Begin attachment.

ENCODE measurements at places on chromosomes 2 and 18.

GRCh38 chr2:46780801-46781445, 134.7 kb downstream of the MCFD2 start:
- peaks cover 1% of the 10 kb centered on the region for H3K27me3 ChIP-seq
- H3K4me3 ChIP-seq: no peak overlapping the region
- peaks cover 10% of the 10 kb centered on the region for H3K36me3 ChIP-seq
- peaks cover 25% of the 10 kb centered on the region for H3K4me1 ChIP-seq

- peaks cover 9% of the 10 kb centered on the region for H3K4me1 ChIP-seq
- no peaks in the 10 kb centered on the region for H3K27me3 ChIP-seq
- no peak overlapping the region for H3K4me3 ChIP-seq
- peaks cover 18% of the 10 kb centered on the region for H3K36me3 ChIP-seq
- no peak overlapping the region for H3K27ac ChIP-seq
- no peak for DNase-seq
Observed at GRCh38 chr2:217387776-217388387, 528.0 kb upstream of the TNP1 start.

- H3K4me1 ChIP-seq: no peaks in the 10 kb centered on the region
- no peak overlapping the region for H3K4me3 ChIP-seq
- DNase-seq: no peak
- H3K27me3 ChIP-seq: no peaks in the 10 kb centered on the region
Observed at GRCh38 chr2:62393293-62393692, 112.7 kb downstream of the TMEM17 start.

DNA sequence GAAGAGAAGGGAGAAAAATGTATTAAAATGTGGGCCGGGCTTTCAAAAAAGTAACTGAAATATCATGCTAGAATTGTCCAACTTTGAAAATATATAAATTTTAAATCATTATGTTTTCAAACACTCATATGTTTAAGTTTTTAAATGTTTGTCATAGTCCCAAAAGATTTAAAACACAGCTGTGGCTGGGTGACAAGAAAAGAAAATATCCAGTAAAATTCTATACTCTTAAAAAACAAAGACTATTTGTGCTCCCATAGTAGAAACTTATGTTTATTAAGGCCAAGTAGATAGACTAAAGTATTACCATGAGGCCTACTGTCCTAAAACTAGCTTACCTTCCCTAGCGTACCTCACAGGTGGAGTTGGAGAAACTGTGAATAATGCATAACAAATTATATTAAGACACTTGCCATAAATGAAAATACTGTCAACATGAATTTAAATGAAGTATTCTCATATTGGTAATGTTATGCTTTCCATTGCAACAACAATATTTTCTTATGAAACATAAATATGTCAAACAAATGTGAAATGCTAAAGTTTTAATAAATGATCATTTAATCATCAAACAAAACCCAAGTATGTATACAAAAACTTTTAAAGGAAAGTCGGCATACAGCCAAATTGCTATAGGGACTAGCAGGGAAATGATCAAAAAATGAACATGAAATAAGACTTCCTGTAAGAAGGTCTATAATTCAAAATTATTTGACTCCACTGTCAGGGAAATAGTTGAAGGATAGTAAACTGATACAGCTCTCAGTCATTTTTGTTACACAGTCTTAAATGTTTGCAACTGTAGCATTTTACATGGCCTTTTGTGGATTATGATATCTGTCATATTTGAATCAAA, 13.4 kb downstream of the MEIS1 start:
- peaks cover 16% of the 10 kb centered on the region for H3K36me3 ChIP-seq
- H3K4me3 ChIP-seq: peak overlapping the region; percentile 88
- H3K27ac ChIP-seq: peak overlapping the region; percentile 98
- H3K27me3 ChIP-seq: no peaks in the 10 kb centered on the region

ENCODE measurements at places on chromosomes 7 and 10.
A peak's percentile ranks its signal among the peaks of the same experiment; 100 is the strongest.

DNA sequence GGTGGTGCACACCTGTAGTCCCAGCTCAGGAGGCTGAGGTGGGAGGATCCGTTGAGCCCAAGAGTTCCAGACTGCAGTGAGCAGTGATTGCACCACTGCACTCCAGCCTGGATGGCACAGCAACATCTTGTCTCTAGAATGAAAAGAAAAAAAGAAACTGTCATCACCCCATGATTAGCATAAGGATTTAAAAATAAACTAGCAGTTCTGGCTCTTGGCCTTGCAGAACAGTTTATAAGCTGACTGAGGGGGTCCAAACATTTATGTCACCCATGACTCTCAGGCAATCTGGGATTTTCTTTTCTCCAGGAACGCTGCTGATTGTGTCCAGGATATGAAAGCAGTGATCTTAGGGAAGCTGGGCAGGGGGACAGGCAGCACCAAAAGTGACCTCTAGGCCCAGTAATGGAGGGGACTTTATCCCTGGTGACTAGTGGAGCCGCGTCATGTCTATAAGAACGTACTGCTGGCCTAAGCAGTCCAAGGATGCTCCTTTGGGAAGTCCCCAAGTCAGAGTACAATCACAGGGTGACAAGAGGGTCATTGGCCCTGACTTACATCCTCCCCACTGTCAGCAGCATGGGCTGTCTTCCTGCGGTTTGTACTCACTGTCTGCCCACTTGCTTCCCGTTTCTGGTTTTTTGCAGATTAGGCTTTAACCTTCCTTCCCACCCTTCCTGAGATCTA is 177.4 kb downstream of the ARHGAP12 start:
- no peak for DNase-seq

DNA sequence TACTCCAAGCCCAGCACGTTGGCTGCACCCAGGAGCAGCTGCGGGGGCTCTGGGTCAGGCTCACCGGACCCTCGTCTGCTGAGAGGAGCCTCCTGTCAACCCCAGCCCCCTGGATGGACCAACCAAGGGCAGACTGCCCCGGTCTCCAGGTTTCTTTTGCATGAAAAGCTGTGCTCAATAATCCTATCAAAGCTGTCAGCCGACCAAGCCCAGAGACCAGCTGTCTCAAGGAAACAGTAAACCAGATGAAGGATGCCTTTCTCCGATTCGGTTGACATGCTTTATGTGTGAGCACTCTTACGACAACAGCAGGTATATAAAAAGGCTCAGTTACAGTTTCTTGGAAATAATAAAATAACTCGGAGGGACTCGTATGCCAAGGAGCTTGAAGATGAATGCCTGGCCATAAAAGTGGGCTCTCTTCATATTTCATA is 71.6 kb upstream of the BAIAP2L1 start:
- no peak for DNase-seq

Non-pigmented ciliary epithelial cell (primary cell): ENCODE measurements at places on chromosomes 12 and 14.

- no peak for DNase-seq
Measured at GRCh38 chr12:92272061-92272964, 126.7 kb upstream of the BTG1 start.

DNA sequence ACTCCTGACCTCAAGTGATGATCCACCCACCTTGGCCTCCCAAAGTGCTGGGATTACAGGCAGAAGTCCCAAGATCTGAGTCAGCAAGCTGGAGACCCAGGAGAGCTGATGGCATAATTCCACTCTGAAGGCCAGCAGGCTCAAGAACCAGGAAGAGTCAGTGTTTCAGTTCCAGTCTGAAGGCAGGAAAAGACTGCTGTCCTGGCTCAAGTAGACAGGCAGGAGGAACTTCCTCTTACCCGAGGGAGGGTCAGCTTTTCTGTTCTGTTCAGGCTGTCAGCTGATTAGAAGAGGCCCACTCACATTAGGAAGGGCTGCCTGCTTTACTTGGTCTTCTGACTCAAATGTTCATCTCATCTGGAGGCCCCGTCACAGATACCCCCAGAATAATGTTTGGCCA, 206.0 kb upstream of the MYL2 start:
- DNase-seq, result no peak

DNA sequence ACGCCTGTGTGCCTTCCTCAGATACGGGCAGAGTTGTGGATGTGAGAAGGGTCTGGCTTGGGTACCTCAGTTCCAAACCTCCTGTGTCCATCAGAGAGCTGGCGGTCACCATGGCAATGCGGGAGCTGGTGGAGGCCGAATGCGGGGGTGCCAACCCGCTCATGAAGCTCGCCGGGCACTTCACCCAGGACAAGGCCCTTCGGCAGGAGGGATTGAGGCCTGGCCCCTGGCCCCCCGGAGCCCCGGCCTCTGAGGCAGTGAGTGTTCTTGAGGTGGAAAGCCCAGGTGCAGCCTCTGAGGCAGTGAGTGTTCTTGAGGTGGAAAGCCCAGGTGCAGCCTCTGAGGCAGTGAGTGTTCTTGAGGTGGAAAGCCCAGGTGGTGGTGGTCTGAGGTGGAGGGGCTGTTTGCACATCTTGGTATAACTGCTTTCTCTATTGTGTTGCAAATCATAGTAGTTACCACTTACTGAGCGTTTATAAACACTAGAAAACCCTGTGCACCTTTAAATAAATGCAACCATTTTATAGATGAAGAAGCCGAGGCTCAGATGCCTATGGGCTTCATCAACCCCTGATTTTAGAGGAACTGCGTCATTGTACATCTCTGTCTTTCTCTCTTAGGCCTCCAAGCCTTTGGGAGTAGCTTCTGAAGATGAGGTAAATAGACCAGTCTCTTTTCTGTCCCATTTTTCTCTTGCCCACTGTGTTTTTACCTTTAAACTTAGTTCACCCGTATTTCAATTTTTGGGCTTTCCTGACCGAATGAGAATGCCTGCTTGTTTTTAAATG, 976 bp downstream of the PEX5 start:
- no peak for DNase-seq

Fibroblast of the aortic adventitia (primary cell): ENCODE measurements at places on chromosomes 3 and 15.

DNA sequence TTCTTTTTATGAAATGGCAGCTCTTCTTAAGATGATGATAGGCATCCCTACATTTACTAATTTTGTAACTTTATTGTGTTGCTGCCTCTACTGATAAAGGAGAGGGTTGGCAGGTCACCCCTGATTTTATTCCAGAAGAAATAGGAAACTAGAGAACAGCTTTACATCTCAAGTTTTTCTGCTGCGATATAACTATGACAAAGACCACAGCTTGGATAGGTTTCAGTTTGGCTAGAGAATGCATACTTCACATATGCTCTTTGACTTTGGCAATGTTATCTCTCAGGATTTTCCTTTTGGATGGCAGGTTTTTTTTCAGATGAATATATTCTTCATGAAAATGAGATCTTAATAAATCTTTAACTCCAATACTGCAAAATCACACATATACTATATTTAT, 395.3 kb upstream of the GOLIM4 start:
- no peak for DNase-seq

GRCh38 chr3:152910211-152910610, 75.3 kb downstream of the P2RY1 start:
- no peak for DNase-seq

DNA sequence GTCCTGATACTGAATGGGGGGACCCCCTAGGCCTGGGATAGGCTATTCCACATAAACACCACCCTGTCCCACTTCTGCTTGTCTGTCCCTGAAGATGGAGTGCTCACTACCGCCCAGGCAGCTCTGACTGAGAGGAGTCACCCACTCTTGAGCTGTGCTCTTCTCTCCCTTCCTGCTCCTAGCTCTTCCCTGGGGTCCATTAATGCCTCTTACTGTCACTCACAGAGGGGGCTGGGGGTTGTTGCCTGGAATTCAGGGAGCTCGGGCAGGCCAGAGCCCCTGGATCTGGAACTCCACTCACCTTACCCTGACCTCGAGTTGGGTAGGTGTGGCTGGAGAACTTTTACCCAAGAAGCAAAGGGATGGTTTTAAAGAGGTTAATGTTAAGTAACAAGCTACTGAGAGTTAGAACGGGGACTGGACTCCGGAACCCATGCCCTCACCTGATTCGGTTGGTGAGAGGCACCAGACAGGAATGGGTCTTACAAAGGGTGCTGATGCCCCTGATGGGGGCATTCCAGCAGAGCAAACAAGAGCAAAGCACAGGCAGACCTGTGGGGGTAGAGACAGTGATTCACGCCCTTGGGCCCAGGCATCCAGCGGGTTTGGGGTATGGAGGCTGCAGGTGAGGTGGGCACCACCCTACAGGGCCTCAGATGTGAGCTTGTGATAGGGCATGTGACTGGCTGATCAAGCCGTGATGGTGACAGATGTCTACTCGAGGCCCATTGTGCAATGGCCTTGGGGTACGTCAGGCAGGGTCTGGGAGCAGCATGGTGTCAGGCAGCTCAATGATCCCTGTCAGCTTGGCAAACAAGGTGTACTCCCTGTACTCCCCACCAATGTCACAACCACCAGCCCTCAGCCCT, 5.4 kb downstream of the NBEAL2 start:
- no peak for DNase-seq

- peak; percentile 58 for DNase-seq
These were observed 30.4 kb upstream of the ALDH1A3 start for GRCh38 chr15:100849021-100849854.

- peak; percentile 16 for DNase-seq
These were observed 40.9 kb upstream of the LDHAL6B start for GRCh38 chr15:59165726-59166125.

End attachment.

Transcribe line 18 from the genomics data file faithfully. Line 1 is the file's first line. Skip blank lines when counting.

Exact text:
Observed at GRCh38 chr2:62393293-62393692, 112.7 kb downstream of the TMEM17 start.